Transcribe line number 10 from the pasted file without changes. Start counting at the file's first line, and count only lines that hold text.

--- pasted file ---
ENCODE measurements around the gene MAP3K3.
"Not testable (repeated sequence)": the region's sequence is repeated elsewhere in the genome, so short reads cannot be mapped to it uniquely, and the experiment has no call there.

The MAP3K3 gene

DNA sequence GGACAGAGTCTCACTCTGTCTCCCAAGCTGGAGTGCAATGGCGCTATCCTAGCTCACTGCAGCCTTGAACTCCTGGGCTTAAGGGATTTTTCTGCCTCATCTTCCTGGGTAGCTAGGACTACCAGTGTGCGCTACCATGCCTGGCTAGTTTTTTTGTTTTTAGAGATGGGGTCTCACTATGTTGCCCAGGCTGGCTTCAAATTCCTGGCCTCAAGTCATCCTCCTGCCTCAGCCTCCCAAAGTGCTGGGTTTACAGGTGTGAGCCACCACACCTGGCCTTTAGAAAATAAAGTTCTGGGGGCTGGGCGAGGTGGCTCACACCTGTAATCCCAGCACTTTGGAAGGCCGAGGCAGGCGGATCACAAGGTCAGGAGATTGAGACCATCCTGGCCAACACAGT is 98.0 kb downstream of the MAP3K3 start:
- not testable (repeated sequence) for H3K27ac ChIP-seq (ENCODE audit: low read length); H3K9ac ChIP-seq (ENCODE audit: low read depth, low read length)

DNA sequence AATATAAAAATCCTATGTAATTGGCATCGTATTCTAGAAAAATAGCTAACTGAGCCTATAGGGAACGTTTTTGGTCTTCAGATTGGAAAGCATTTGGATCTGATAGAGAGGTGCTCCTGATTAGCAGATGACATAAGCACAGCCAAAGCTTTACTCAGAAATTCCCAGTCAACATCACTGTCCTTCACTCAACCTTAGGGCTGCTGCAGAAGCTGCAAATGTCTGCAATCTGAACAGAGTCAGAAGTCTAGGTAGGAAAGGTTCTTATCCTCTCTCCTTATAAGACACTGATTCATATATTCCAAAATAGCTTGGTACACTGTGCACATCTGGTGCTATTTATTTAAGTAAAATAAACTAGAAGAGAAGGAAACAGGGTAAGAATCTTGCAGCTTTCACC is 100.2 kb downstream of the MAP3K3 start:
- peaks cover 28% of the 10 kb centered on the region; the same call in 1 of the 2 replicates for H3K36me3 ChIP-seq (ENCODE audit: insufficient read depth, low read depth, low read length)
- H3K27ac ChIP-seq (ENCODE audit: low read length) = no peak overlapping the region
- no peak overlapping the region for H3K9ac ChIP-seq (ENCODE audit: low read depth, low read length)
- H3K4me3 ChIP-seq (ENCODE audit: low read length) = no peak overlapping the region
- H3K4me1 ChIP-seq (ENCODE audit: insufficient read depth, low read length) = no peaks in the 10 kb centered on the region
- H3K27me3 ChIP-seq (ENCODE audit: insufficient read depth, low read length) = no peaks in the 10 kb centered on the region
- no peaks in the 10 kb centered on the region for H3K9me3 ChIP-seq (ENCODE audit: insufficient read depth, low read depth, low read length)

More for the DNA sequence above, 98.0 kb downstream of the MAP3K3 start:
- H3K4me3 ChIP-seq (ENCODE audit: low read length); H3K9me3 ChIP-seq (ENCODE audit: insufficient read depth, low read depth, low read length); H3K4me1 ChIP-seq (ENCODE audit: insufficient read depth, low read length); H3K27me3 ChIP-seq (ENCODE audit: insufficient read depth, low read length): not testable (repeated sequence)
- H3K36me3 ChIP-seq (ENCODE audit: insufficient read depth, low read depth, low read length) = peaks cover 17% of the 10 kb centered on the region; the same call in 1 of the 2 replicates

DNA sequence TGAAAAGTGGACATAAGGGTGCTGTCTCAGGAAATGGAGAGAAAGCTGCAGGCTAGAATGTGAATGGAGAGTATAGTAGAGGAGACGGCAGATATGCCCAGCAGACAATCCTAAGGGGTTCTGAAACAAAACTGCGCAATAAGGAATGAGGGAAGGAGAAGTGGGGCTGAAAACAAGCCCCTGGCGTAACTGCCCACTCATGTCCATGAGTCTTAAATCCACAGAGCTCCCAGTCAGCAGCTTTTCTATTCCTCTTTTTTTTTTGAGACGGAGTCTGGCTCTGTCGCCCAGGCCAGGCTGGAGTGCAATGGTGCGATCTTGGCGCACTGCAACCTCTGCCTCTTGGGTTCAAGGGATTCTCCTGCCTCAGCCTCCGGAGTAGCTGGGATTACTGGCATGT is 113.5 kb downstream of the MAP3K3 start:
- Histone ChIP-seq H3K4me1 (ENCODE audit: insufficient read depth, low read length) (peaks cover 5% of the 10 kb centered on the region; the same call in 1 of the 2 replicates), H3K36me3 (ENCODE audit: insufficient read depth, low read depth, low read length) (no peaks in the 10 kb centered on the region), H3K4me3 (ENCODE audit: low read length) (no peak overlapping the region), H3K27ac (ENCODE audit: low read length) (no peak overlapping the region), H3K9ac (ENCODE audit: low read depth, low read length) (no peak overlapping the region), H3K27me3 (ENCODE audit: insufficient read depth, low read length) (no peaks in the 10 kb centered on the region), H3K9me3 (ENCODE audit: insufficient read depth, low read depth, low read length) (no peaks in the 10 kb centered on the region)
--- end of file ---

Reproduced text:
- H3K4me3 ChIP-seq (ENCODE audit: low read length) = no peak overlapping the region